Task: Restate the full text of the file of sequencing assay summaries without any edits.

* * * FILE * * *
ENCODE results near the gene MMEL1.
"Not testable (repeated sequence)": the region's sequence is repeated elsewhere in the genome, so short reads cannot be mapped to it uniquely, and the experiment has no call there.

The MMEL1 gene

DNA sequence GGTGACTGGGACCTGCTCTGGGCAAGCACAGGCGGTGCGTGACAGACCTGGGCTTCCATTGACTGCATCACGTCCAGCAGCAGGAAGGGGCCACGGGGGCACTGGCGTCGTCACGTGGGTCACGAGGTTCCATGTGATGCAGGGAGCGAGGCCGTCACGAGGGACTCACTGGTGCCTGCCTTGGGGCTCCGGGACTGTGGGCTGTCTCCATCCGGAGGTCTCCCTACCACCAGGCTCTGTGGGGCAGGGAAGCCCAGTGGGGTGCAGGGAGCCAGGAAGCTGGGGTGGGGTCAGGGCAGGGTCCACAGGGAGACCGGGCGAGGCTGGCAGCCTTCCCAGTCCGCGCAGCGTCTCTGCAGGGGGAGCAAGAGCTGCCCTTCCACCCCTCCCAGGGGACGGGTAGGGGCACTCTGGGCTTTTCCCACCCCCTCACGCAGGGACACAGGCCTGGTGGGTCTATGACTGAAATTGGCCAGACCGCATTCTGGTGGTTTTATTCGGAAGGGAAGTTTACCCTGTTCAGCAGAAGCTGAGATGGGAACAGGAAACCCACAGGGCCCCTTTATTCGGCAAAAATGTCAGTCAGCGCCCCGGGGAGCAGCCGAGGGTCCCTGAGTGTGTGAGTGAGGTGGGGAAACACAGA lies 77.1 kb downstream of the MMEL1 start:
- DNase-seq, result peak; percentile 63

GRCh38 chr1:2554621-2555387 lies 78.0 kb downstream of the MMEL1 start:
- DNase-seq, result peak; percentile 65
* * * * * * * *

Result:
ENCODE results near the gene MMEL1.
"Not testable (repeated sequence)": the region's sequence is repeated elsewhere in the genome, so short reads cannot be mapped to it uniquely, and the experiment has no call there.

The MMEL1 gene

DNA sequence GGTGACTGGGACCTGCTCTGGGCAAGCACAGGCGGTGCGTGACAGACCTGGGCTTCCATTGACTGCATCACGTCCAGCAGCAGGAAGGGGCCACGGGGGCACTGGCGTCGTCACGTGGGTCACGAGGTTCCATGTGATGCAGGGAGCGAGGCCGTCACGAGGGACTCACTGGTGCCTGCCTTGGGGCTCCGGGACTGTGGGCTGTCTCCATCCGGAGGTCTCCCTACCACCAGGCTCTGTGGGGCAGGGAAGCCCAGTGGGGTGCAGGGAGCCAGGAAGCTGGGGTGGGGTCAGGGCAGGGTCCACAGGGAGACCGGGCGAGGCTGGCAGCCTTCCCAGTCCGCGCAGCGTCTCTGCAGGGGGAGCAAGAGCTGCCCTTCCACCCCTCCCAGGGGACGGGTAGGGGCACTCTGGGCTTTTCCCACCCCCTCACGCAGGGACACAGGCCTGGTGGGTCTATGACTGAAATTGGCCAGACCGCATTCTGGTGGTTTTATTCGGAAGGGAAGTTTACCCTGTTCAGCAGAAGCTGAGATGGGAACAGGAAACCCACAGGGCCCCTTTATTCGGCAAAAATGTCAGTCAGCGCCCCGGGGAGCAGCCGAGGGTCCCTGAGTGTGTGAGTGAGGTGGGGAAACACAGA lies 77.1 kb downstream of the MMEL1 start:
- DNase-seq, result peak; percentile 63

GRCh38 chr1:2554621-2555387 lies 78.0 kb downstream of the MMEL1 start:
- DNase-seq, result peak; percentile 65